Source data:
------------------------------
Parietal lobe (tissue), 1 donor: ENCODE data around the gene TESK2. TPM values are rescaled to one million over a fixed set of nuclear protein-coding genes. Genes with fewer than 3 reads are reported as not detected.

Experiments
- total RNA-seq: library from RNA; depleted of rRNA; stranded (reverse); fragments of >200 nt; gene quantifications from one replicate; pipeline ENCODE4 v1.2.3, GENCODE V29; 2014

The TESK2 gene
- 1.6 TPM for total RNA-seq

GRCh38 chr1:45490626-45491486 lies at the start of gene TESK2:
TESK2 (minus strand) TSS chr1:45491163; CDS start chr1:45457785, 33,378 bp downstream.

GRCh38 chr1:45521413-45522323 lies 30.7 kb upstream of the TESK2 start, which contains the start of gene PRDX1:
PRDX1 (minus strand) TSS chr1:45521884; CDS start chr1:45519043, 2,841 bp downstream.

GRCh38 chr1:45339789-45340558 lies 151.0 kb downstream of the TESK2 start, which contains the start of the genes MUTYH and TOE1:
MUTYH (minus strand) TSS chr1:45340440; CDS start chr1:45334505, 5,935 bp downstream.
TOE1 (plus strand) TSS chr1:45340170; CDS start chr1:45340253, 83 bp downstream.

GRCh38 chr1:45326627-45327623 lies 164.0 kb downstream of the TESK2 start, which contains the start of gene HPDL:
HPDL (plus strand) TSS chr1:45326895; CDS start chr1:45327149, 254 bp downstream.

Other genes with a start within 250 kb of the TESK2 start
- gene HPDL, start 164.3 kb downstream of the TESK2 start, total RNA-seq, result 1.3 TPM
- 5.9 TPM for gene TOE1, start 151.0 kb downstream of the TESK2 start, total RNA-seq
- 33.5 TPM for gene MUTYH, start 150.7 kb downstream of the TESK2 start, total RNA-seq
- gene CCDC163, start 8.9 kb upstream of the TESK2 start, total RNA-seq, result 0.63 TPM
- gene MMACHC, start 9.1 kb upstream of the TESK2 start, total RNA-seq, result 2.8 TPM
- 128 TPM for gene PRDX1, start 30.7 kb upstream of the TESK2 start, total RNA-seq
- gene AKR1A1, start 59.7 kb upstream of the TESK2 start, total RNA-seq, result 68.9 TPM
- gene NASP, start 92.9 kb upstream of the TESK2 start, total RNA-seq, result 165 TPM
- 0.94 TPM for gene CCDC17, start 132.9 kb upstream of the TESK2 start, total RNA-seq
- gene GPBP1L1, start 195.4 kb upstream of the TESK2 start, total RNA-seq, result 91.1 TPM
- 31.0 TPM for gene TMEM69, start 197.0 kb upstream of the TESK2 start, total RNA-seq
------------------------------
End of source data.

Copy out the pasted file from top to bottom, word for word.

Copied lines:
Parietal lobe (tissue), 1 donor: ENCODE data around the gene TESK2. TPM values are rescaled to one million over a fixed set of nuclear protein-coding genes. Genes with fewer than 3 reads are reported as not detected.

Experiments
- total RNA-seq: library from RNA; depleted of rRNA; stranded (reverse); fragments of >200 nt; gene quantifications from one replicate; pipeline ENCODE4 v1.2.3, GENCODE V29; 2014

The TESK2 gene
- 1.6 TPM for total RNA-seq

GRCh38 chr1:45490626-45491486 lies at the start of gene TESK2:
TESK2 (minus strand) TSS chr1:45491163; CDS start chr1:45457785, 33,378 bp downstream.

GRCh38 chr1:45521413-45522323 lies 30.7 kb upstream of the TESK2 start, which contains the start of gene PRDX1:
PRDX1 (minus strand) TSS chr1:45521884; CDS start chr1:45519043, 2,841 bp downstream.

GRCh38 chr1:45339789-45340558 lies 151.0 kb downstream of the TESK2 start, which contains the start of the genes MUTYH and TOE1:
MUTYH (minus strand) TSS chr1:45340440; CDS start chr1:45334505, 5,935 bp downstream.
TOE1 (plus strand) TSS chr1:45340170; CDS start chr1:45340253, 83 bp downstream.

GRCh38 chr1:45326627-45327623 lies 164.0 kb downstream of the TESK2 start, which contains the start of gene HPDL:
HPDL (plus strand) TSS chr1:45326895; CDS start chr1:45327149, 254 bp downstream.

Other genes with a start within 250 kb of the TESK2 start
- gene HPDL, start 164.3 kb downstream of the TESK2 start, total RNA-seq, result 1.3 TPM
- 5.9 TPM for gene TOE1, start 151.0 kb downstream of the TESK2 start, total RNA-seq
- 33.5 TPM for gene MUTYH, start 150.7 kb downstream of the TESK2 start, total RNA-seq
- gene CCDC163, start 8.9 kb upstream of the TESK2 start, total RNA-seq, result 0.63 TPM
- gene MMACHC, start 9.1 kb upstream of the TESK2 start, total RNA-seq, result 2.8 TPM
- 128 TPM for gene PRDX1, start 30.7 kb upstream of the TESK2 start, total RNA-seq
- gene AKR1A1, start 59.7 kb upstream of the TESK2 start, total RNA-seq, result 68.9 TPM
- gene NASP, start 92.9 kb upstream of the TESK2 start, total RNA-seq, result 165 TPM
- 0.94 TPM for gene CCDC17, start 132.9 kb upstream of the TESK2 start, total RNA-seq
- gene GPBP1L1, start 195.4 kb upstream of the TESK2 start, total RNA-seq, result 91.1 TPM
- 31.0 TPM for gene TMEM69, start 197.0 kb upstream of the TESK2 start, total RNA-seq